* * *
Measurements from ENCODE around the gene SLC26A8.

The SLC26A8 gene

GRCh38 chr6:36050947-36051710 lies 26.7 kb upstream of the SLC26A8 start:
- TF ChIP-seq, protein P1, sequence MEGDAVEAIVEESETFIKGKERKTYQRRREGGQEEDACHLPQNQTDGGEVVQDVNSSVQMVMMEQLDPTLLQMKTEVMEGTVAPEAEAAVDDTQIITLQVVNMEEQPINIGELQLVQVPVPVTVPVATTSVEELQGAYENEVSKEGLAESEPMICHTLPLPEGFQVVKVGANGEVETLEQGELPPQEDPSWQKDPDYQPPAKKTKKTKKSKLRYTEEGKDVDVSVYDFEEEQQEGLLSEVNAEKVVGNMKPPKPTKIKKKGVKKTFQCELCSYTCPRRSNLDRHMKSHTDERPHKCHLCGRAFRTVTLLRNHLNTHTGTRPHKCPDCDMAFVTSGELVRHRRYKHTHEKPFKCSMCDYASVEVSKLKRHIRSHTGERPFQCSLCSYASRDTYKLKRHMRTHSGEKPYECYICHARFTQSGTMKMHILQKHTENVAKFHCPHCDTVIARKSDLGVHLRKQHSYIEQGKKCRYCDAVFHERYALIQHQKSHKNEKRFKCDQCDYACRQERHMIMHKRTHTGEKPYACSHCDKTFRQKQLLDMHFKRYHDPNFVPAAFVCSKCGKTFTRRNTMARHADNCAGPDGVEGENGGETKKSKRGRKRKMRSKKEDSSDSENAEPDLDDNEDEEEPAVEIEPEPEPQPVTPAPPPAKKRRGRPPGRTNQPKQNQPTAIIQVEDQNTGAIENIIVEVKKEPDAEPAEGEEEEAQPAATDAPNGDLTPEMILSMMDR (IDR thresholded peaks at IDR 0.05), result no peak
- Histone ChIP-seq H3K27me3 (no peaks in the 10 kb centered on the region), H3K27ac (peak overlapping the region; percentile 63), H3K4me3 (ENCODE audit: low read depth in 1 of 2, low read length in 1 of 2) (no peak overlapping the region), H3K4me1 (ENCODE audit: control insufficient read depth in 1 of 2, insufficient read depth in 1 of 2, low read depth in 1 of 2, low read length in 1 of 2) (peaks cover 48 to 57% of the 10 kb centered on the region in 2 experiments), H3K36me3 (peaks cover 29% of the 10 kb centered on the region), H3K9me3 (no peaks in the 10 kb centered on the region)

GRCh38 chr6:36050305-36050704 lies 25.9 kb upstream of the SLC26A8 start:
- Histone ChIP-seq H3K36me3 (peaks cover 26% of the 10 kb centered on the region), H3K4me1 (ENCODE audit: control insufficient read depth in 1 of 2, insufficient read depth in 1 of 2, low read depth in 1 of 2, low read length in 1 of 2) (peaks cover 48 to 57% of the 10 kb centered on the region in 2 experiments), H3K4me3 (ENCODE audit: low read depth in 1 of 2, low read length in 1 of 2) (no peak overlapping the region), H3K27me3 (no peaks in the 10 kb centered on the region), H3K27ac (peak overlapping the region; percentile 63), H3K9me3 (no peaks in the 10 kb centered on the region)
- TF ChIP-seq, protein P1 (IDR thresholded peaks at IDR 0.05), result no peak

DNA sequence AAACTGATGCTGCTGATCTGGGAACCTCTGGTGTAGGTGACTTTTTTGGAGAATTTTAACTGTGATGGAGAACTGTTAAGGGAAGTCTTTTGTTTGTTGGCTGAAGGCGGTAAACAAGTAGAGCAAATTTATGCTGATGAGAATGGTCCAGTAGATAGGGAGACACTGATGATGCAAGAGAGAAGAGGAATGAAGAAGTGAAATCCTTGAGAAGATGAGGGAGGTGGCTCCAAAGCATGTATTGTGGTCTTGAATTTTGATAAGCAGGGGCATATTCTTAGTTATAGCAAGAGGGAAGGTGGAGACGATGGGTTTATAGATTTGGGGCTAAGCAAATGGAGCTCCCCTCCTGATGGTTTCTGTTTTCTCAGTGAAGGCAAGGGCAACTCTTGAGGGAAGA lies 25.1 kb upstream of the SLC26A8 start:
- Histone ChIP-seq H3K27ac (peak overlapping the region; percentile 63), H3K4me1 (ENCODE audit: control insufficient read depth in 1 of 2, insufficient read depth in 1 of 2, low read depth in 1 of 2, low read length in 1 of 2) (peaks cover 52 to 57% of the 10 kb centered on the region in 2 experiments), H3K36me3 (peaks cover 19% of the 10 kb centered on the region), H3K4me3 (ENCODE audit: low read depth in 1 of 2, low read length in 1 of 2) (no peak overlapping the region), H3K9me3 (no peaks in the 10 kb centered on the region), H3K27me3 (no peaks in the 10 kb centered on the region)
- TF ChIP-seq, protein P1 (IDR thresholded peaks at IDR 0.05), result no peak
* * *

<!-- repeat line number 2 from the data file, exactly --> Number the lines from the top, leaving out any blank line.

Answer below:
The SLC26A8 gene